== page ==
5
atheist
210d

Simple question, I'm writing a coding course that does some cloud stuff.

Which cloud providers actually allow you to limit spending without some stupid "setup a service to nuke everything" fuckery?

As far as I can tell, Azure and Oracle. It's stupid how often this is raised as a concern for beginners and how hard it is to actually limit.

Comments
  • 2
    Yep
    Major problem with AWS has been complained about for years
  • 2
    Shouldn't you already know the answer if you're writing a course on it?
  • 1
    @sariel ehhhh, I mean, most cloud services have equivalent basic offerings, all I really want is a serverless function, some storage, infrastructure as code, maybe some ci/cd pipeline support. When I do it for work I don't exactly have to worry too much about cost/billing, etc. Having to read the details of what each service offers for free, try to translate each provider's branding term into what it actually is, then either trawl through docs to work out if it self limits or sign up and poke around in the billing menu, just tedious. Went through aws, gcp, azure, oracle, IBM.
  • 1
    @atheist hol up.

    You're writing a training course on cloud services and you don't even know what those services provide?

    I just want to make sure I'm not misunderstanding.
  • 1
    @sariel ah, no I'm doing some data science stuff, but talking to people that are interested, one of the questions I had was about showing a basic "what's needed to put this on the internet". So I'm doing a basic bit of "here's an example of how to actually move from your laptop to the cloud". I know what they provide, more what's free. I've done various bits of aws training, just different providers give different names to what is basically the same thing.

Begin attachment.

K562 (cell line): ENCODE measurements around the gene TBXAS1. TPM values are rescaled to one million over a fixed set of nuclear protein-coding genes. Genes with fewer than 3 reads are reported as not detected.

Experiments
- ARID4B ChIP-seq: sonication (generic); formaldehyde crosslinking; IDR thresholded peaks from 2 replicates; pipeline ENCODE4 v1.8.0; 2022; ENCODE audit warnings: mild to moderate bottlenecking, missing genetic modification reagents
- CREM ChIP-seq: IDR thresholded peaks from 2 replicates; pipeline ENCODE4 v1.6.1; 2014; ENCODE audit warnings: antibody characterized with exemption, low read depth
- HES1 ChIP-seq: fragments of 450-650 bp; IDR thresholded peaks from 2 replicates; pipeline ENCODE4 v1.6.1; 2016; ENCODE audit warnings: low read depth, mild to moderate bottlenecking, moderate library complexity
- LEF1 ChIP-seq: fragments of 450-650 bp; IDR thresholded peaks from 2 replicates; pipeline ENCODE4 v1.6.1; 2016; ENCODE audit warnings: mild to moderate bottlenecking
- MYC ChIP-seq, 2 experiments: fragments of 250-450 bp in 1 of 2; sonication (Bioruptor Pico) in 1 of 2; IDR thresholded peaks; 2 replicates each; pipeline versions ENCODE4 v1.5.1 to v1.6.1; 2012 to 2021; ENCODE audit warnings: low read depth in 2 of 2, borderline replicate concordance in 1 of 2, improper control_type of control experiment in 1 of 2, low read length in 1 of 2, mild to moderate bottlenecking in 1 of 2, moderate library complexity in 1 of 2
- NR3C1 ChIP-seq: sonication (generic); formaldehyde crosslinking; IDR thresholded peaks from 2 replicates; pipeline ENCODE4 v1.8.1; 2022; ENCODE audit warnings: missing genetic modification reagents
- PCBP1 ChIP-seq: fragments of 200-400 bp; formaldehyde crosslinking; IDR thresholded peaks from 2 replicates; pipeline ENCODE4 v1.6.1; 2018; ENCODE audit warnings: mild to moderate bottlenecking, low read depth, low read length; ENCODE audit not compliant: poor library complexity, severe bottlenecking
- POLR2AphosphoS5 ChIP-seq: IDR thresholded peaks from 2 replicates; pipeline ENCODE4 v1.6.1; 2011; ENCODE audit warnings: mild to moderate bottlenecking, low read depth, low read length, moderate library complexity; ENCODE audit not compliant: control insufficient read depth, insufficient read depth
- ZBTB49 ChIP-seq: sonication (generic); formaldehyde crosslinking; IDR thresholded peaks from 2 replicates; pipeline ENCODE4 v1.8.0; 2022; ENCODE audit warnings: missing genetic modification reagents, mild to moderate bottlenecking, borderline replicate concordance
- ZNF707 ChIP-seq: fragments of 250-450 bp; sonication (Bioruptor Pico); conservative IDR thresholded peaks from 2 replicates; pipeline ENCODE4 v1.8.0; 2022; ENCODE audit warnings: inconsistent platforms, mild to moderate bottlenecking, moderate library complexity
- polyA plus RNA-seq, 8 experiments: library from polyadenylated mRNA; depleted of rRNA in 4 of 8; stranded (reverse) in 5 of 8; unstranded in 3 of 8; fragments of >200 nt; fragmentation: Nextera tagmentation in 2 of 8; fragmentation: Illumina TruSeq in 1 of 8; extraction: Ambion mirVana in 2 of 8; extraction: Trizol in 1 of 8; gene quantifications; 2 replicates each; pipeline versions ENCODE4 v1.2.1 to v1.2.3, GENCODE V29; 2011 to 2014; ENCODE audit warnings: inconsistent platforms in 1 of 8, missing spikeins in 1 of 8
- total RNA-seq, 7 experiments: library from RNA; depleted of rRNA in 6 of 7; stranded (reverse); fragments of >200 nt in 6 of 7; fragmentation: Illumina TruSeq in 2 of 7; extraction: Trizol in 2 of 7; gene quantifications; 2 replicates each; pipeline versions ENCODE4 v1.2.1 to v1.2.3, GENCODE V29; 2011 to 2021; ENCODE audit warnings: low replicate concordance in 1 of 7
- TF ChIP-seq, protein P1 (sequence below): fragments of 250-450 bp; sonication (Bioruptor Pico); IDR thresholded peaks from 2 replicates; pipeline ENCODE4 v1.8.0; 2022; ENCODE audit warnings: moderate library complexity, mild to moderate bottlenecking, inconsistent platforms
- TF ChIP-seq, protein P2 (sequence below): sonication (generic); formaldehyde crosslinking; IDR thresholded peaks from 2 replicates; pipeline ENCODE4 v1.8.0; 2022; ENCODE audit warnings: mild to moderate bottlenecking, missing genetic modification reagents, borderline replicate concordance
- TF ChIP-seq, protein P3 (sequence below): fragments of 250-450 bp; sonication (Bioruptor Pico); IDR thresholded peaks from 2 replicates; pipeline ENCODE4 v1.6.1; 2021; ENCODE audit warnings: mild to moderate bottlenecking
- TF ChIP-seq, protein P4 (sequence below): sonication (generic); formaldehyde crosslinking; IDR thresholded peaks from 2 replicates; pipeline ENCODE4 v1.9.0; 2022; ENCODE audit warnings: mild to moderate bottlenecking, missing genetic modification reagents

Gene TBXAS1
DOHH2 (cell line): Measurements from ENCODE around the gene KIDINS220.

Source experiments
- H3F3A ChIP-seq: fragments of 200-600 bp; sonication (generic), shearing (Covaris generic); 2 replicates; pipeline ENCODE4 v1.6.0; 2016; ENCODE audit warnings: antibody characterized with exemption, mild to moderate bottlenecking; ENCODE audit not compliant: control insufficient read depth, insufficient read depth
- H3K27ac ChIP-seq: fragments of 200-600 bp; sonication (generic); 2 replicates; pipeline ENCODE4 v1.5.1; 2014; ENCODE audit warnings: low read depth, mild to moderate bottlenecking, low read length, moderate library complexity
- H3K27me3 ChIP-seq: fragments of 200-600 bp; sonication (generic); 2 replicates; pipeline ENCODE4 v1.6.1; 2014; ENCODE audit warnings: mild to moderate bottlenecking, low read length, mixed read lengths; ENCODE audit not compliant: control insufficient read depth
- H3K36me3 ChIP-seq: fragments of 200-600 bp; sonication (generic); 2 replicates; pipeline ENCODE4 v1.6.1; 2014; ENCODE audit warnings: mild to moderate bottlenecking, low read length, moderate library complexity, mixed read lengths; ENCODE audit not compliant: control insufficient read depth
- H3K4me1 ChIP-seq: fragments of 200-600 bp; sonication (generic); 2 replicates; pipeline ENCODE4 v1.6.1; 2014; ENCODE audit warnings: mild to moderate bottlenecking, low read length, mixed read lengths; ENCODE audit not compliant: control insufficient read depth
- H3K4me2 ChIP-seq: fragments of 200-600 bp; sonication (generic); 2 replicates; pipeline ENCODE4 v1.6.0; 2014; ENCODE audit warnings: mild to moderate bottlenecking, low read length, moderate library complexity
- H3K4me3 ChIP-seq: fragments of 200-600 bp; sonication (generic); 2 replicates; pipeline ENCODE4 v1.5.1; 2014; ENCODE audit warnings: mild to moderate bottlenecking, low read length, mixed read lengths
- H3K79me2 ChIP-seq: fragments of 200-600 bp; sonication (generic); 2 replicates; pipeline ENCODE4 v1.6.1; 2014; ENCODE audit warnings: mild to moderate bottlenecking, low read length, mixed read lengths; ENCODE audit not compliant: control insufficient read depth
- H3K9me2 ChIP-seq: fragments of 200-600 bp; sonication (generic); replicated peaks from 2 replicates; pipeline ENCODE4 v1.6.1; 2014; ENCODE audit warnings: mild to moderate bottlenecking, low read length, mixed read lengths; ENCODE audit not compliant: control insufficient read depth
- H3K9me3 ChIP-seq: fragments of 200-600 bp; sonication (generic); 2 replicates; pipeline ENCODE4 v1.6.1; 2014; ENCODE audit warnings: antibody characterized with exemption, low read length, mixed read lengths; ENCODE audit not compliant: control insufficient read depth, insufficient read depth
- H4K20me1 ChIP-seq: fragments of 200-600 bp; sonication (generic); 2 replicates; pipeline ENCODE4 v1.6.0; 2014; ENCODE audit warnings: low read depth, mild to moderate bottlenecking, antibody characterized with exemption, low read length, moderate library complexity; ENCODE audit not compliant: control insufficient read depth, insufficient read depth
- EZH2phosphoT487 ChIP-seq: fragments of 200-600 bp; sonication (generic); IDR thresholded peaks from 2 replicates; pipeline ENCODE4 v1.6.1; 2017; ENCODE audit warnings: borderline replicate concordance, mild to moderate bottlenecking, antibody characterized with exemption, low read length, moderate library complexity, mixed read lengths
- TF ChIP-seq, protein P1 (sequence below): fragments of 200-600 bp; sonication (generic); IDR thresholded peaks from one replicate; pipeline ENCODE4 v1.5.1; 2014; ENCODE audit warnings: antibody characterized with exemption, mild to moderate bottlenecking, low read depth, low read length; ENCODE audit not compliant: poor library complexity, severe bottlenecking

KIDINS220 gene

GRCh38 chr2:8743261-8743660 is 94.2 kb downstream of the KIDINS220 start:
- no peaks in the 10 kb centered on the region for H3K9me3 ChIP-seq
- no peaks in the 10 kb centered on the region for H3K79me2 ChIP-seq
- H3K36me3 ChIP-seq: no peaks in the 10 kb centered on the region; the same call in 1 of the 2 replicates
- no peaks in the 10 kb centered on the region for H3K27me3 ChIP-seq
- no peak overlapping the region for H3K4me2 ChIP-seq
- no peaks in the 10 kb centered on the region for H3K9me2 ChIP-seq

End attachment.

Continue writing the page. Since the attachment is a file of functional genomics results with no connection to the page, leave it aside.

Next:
• 1
    I think a lot of courses teach "how to analyse data" but not much of "what do you do next". So I'm just going through a very basic "let's make a service that can predict when the next geyser eruption will be", because it's simple, is amenable to a few different algorithms, and the live data is small/free/easy to get hold of.
  • 1
    Could you use a digital ocean droplet?
  • 2
    Oracle is starting to slowly unfuck its reputation with its cloud... have some room to grow in the non-oracle database area (of course lmao), but if you can afford Azure Expressroute to whatever Oracle regions are allowed in the MS/Oracle partnership deal then you basically are all set
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